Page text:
Ayaan Hirsi Ali, the Dutch-Somalian, now in exile in the USA after the fatwas issued against her, knows the truth about Islamism
February 8, 2012 6:20 pm
It is time to banish wishful thinking about Islamism
A year ago many western commentators were celebrating an Arab spring. The internet generation personified by Wael Ghonim, the Google marketing executive, would take over power from military dictators and absolute monarchs in democratic elections. Those of us who warned that political Islam would be the principal beneficiary of elections in north Africa and the Middle East were dismissed as scaremongers.
Ever since 9/11, opinions in the west have been sharply divided on the popularity and legitimacy of political Islam. A minority – and I am one of them – argued that Islamism as a political doctrine was held by the mainstream in most of the House of Islam and particularly among Arabs; that violence was inherent in Islamist theory; and that if Islamists won state power they would not deliver prosperity.
Go through the literature of the past decade on this and you will find that initially most thinkers agreed with the second and third observations but dismissed the first as an unfair stereotyping of Muslims in general and Arabs in particular. The majority of western policymakers clung to the hope that Islamism as a political doctrine was accepted only by a fringe.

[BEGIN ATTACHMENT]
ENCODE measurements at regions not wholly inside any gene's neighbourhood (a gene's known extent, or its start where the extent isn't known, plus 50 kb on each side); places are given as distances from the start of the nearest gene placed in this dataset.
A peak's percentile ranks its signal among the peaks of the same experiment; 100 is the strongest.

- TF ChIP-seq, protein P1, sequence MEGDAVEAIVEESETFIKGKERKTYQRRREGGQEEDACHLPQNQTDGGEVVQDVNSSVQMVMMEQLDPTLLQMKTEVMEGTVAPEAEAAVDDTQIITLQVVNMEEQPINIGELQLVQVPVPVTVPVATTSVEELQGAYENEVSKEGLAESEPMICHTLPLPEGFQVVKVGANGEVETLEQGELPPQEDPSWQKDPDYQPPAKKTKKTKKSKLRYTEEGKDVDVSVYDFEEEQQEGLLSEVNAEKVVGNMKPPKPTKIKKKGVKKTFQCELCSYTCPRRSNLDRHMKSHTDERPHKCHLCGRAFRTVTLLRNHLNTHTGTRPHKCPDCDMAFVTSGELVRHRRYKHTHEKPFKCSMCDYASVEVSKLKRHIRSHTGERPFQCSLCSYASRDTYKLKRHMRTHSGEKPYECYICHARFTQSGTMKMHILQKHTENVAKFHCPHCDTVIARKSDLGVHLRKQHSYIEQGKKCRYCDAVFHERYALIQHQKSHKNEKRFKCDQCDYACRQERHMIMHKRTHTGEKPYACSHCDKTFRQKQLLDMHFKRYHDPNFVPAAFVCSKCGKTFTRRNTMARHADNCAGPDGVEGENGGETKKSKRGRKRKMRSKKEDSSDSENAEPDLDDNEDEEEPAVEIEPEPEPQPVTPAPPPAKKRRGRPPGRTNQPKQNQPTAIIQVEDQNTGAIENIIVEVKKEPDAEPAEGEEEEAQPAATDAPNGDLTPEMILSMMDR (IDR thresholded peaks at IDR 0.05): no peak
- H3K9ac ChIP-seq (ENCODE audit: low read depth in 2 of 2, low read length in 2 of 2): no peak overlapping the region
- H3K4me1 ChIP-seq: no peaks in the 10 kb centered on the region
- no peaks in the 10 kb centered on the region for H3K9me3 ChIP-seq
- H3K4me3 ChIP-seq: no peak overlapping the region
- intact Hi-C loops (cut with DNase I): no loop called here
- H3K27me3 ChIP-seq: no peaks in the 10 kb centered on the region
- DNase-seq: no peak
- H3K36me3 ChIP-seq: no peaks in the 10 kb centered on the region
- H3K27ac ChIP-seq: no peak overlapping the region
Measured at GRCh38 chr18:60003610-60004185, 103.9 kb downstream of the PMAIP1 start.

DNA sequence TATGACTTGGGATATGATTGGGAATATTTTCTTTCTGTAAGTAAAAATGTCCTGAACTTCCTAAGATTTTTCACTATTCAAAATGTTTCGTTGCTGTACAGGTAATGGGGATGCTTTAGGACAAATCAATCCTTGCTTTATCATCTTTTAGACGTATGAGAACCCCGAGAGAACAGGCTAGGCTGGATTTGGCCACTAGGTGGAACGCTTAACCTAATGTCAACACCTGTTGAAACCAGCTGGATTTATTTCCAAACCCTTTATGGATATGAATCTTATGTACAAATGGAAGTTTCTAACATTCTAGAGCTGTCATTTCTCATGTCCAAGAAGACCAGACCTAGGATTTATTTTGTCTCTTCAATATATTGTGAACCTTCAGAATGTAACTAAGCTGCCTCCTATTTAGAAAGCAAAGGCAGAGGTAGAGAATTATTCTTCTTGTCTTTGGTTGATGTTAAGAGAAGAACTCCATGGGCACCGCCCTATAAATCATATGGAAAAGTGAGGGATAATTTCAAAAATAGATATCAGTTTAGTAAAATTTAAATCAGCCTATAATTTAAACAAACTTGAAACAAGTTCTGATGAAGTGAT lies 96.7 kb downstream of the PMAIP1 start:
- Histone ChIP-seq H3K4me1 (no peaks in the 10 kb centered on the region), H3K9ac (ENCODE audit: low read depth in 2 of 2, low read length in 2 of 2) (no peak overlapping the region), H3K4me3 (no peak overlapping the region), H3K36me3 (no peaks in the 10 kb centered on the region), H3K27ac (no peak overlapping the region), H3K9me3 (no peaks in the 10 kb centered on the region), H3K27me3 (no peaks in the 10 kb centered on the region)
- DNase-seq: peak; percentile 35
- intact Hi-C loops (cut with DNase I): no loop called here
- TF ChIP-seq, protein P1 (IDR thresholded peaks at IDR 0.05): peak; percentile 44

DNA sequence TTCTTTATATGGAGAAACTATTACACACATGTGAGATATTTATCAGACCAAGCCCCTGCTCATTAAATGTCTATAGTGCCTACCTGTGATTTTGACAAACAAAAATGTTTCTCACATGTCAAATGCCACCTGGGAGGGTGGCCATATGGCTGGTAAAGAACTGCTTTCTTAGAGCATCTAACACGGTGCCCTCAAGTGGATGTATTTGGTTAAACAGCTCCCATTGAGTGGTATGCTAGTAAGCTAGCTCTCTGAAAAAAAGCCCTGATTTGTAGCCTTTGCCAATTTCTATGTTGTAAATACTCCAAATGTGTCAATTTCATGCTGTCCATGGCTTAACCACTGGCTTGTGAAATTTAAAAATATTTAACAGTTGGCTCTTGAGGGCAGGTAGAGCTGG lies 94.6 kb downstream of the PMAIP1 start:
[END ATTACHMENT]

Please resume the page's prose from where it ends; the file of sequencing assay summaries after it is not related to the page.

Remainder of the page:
The fringe thesis inspired a series of policies aimed at capturing and/or killing the ultraradical violent leaders and marginalising the remainder. In the United States, conservatives and liberals accepted the basic assumptions of the fringe thesis but differed only in their methods. What has become clear after the uprisings of the past year is that Islamism is in fact mainstream, not fringe. The elections in Tunisia, Morocco and Egypt confirm that it is secular individuals and groups who are on the fringes of Arab politics....
To compare Islamists of today with the Christian democrats of postwar Europe is absurd. To take them at their word that they will govern like the Islamists of Turkey is not much better. Europe’s Christian democrats may claim to be inspired by the Bible but they would not dream of proposing legislation straight from the book of Leviticus. By contrast, the Islamists of north Africa and the Middle East have for decades promoted the agenda that legislation should come from the suras of the Koran and other Islamic scripture.
The leaders of the political parties of the Brotherhood movement in Egypt, Morocco and Tunisia have insisted they are no different from Turkey’s ruling Justice and Development Party (AKP). They say they will adopt the same economic policies as the AKP. Surveys by Pew and others show that, all over north Africa, the government in Ankara is seen as a role model.
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It is time to banish wishful thinking about Islamism - FT.com